Active Learning and Selective Sensing
Department of Electrical and Computer Engineering
University of Wisconsin-Madison
Abstract: Traditional approaches to machine learning and statistical inference are passive, in the sense that all data are collected prior to analysis in a non-adaptive fashion. One can envision, however more active strategies in which information gleaned from previously collected data is used to guide the selection of new data. This talk discusses the emerging theory of such "active learning" methods. I will show that feedback between data analysis and data collection can be crucial for effective learning and inference. The talk will describe two active learning problems. First, I will consider binary-valued prediction (classification) problems, for which the prediction errors of passive learning methods can be exponentially larger than those of active learning. Second, I will discuss the role of active learning in the recovery of sparse signals in noise. I will show that certain weak, sparse patterns are imperceptible from passive measurements, but can be recovered perfectly using selective sensing.
Bio: Robert Nowak received the B.S. (with highest distinction), M.S., and Ph.D. degrees in electrical engineering from the University of Wisconsin-Madison in 1990, 1992, and 1995, respectively. He was a Postdoctoral Fellow at Rice University in 1995-1996, an Assistant Professor at Michigan State University from 1996-1999, held Assistant and Associate Professor positions at Rice University from 1999-2003, and was a Visiting Professor at INRIA in 2001. Dr. Nowak is now the McFarland-Bascom Professor of Engineering at the University of Wisconsin-Madison. He has served as an Associate Editor for the IEEE Transactions on Image Processing, and is currently an Associate Editor for the ACM Transactions on Sensor Networks and the Secretary of the SIAM Activity Group on Imaging Science. He has also served as a Technical Program Chair for the IEEE Statistical Signal Processing Workshop and the IEEE/ACM International Symposium on Information Processing in Sensor Networks. Dr. Nowak received the General Electric Genius of Invention Award in 1993, the National Science Foundation CAREER Award in 1997, the Army Research Office Young Investigator Program Award in 1999, the Office of Naval Research Young Investigator Program Award in 2000, and IEEE Signal Processing Society Young Author Best Paper Award in 2000. His research interests include statistical signal processing, machine learning, imaging and network science, and applications in communications, bio/medical imaging, and systems biology.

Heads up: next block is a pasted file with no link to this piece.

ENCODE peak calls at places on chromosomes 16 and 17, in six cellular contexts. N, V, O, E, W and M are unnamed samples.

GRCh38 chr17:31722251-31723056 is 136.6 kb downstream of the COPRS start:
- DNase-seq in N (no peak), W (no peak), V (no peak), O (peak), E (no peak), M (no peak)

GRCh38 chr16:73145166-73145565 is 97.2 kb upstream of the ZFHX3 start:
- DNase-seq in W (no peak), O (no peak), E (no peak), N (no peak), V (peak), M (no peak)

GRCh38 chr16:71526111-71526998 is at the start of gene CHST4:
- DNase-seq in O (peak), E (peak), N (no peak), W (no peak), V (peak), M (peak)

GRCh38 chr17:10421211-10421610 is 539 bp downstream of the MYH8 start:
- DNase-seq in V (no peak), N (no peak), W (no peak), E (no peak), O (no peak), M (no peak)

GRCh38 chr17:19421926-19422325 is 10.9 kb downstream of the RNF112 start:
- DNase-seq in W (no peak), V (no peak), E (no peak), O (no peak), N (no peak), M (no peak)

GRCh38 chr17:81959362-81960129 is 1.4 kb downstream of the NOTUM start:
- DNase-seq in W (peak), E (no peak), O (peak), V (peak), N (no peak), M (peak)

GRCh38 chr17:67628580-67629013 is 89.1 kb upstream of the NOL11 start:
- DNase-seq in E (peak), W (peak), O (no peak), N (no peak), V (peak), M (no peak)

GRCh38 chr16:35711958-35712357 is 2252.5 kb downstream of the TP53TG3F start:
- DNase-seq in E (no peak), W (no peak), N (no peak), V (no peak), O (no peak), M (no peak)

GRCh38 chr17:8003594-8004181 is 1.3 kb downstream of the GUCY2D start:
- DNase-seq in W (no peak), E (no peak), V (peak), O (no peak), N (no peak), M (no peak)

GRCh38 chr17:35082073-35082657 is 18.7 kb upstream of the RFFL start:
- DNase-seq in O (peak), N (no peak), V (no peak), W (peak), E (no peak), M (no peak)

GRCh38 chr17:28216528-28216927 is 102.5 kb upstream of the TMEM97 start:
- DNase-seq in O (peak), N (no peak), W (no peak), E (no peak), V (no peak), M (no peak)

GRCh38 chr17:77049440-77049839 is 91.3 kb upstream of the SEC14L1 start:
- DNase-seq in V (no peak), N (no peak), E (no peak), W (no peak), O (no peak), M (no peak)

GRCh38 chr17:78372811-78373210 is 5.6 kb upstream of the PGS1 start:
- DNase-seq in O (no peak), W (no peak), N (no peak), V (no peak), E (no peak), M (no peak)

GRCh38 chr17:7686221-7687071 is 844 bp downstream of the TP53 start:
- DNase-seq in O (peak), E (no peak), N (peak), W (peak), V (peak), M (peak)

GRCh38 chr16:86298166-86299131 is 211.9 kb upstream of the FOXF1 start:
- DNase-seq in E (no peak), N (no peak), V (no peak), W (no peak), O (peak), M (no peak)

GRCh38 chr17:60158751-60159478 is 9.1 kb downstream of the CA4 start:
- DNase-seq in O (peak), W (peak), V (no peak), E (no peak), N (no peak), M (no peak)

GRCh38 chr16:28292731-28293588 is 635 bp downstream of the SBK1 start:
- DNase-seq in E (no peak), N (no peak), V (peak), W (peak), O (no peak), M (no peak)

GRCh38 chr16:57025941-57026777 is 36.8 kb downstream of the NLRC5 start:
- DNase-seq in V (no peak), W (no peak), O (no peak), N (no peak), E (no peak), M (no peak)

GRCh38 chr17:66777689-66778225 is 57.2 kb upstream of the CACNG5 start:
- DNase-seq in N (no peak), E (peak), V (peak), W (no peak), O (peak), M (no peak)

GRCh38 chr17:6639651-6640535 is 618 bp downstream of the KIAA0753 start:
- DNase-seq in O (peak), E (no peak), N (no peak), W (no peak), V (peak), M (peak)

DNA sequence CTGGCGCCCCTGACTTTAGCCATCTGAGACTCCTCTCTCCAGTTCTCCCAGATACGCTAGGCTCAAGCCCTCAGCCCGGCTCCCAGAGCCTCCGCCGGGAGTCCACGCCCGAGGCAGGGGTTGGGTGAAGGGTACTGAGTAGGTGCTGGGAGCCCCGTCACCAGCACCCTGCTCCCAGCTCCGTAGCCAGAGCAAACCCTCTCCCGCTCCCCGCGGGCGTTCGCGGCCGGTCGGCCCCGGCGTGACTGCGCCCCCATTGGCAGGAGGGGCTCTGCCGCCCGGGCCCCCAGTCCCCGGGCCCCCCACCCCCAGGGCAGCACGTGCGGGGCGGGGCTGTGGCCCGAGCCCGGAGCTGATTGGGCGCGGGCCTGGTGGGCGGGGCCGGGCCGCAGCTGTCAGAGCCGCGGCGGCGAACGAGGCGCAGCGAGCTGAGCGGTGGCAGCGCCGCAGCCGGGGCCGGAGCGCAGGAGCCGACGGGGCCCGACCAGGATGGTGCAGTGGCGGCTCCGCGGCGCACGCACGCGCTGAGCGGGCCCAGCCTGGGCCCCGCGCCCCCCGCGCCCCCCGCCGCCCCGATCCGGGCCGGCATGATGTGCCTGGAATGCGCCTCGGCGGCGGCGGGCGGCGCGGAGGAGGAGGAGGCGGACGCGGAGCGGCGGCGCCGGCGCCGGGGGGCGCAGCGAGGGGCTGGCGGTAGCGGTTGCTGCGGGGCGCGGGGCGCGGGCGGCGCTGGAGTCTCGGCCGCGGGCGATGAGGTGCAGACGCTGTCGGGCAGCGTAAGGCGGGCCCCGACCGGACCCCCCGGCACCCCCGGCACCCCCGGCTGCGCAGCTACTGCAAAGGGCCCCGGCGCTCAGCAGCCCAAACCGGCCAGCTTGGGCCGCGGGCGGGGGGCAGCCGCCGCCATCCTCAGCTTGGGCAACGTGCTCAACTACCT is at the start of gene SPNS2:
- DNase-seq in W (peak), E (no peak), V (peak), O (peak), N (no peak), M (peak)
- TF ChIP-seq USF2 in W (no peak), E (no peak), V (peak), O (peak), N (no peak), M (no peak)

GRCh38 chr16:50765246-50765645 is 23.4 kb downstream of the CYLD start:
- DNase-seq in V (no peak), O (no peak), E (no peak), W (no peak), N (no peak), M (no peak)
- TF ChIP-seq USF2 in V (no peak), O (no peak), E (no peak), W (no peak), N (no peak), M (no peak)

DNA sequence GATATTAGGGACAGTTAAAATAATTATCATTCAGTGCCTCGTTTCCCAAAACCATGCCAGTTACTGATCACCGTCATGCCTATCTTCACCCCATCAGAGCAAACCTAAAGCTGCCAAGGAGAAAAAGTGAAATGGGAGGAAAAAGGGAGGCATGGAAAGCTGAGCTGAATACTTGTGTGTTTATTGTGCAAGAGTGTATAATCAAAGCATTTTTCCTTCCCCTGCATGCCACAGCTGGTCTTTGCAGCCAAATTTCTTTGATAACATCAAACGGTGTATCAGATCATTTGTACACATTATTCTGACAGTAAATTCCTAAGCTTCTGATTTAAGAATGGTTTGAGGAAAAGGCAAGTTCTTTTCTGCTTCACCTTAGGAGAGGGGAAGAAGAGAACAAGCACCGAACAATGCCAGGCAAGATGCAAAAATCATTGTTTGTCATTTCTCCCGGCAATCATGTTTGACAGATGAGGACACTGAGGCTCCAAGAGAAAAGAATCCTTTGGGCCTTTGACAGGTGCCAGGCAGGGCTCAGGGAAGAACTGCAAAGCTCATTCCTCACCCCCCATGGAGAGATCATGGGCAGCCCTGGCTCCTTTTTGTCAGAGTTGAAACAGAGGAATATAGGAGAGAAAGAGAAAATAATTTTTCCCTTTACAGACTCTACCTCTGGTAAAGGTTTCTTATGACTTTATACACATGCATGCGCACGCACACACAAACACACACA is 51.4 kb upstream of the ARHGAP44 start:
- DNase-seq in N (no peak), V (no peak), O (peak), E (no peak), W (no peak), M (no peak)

Thursday, Oct. 8, 2009 2:00-3:00 pm EECS room 1005